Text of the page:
'If You Clean, You Must Rinse' Print E-mail
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Written by Terry Munson   
Wednesday, 30 April 2008 19:00

Our expert clarifies his stance on brush cleaning.

Process Doctor It has been brought to my attention (“The Big Brush Off Revisited,” April 2008) that I was unclear in a December 2007 case study on localized brush cleaning.1 To recap, I am not suggesting localized cleaning is good or bad, but if you clean, you must rinse. If you solder or repair with a no-clean flux and don’t clean, you must ensure the flux (flux pen, bottle or core wire) is completely heat-activated, guaranteeing it becomes a benign residue, but not until then.

During repair, rework and hand solder, flux is used to prepare the soldering surface. Now, let us address what happens after surface prep and with flux after soldering.

Issues that need to be addressed during repair, rework, selective and hand soldering beyond soldering:

1. A soldering operator must understand more flux does not improve soldering (although sufficient flux does).

2. Two flux choices are available: cored wire, and cored wire with liquid flux in a pen or bottle to assist in wetting.

3. When using flux to prepare the surface, remember flux has a low surface tension and will travel everywhere – to nearby components, or the opposite side of the board through small vias.

4. A general rule is no-clean fluxes need to be heat-activated to become benign residues. The flux supplier identifies the activation temperature. Also, just because the flux evaporates at room temperature doesn’t mean it is completely benign.

5. When the only area that gets heat is the repaired or hand solder joint, the remaining no-clean flux around and under nearby components is moisture-absorbing and conductive. Dendrites can grow with no-clean flux residues and 1.5V difference (Figure 1).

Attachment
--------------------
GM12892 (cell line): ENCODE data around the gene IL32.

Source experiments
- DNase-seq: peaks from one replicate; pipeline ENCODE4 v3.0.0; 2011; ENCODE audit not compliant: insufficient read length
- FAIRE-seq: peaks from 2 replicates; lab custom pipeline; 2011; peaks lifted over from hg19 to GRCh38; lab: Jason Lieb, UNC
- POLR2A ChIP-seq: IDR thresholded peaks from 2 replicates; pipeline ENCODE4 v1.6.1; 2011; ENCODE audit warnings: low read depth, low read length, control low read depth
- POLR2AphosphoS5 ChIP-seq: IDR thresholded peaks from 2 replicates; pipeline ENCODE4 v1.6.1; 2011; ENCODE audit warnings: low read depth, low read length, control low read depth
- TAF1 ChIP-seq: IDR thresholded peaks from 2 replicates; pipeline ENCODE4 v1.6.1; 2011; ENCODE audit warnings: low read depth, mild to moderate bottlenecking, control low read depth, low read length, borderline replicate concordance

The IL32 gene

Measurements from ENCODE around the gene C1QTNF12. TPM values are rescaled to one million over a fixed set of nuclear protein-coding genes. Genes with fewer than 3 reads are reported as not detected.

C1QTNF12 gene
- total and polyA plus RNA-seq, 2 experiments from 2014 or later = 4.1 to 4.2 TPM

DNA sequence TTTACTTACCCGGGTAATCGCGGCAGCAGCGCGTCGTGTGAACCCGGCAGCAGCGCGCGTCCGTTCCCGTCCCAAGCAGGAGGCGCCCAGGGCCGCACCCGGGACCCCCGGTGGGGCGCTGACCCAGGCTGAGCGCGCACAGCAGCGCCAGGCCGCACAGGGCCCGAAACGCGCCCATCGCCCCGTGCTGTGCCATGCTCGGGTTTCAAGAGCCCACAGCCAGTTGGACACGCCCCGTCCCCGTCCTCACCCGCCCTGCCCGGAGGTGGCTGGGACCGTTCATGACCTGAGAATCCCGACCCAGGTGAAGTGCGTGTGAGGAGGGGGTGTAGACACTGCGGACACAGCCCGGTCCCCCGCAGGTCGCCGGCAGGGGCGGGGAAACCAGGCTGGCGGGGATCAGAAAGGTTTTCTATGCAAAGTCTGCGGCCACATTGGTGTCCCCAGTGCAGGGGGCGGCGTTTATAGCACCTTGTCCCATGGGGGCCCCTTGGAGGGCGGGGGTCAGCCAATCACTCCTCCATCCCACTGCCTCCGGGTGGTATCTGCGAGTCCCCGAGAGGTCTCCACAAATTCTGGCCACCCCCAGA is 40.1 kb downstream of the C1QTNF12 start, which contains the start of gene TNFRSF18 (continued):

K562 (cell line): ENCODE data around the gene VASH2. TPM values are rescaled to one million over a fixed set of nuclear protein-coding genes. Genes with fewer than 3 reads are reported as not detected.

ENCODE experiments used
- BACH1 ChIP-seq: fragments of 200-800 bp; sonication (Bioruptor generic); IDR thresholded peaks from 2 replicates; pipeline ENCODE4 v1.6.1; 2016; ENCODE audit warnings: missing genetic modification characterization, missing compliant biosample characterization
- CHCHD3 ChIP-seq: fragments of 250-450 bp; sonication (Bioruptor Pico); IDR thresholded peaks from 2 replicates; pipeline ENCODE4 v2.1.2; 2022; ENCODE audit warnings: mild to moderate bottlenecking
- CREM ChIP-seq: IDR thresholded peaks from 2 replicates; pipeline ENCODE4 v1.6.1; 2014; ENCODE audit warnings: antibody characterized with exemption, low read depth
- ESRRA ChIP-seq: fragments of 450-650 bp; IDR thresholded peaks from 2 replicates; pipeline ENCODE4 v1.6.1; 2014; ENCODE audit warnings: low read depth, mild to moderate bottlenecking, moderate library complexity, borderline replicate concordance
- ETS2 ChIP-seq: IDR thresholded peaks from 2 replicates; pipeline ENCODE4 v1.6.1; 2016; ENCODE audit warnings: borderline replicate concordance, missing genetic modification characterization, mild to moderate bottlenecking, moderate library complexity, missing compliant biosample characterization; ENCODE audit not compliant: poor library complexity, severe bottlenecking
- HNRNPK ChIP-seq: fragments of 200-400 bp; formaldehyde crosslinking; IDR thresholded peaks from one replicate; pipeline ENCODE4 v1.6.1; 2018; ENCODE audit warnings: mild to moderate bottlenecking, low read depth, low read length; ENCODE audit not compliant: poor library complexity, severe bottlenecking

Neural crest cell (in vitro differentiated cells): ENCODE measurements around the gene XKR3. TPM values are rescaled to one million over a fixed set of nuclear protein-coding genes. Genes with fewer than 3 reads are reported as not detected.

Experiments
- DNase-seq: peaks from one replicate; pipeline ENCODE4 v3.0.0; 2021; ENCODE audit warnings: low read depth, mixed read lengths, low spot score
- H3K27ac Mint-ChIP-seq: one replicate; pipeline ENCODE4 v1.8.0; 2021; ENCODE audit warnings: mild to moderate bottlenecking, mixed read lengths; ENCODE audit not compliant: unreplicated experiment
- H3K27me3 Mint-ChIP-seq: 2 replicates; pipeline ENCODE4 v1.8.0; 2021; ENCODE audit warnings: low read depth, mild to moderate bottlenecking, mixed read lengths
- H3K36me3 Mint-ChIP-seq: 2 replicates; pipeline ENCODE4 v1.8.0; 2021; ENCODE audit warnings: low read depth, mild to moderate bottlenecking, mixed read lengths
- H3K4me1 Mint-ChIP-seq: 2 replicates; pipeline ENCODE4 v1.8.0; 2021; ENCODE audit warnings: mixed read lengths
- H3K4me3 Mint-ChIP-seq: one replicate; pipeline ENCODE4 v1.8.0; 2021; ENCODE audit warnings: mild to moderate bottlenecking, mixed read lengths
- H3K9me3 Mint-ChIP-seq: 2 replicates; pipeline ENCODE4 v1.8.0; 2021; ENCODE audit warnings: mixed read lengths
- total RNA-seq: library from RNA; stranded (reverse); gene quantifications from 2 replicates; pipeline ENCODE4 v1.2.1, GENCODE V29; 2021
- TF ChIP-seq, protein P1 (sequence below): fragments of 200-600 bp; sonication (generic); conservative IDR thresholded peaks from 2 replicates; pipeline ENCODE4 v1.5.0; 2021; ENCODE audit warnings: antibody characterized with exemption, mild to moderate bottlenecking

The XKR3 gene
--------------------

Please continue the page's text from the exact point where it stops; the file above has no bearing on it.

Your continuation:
6. Some of you are saying, We brush clean only because test pads at ICT have a problem with the no-clean flux. Remember to rinse effectively in these and surrounding areas. This requires localized testing and is not a visual inspection issue.

7. This residue can be dealt with in one of three ways:

a. Do nothing and expect residues to become benign because of magic. We see this a lot and are surprised when clients bring us these failures.

b. Localized brush cleaning/can of cleaning solvent. When cleaning with a solvent in a localized area, if you do not rinse the contamination, you are simply relocating it to nearby areas. Brush clean, then rinse/flush in a controlled fashion, using a solvent rinse or a steam approach. If you cleaned an area, then rinse the area as well. Remember, low-standoff parts hold a lot of fluid by strong capillary forces.

c. Secondary heating of the nearby areas to transform the no-clean flux from a conductive moisture-absorbing flux to a benign residue. This can be done in a controlled cure oven, or even with a heat gun in a stationary fixture and thermocouple, to avoid thermal damage.
8. Localized cleaning should be part of a process qualification, as should hand soldering and rework, but that’s a separate case study.

How to close this little discussion? When cleaning with any localized method, rinse effectively and use a localized analysis method to assess effectiveness.


  1. Terry Munson, "How Effective is Localized Brush Cleaning?" Circuits Assembly, December 2007.

Terry Munson
is with Foresite Inc. (residues.com); This e-mail address is being protected from spambots. You need JavaScript enabled to view it . This column appears monthly.

Last Updated on Thursday, 29 October 2009 18:32


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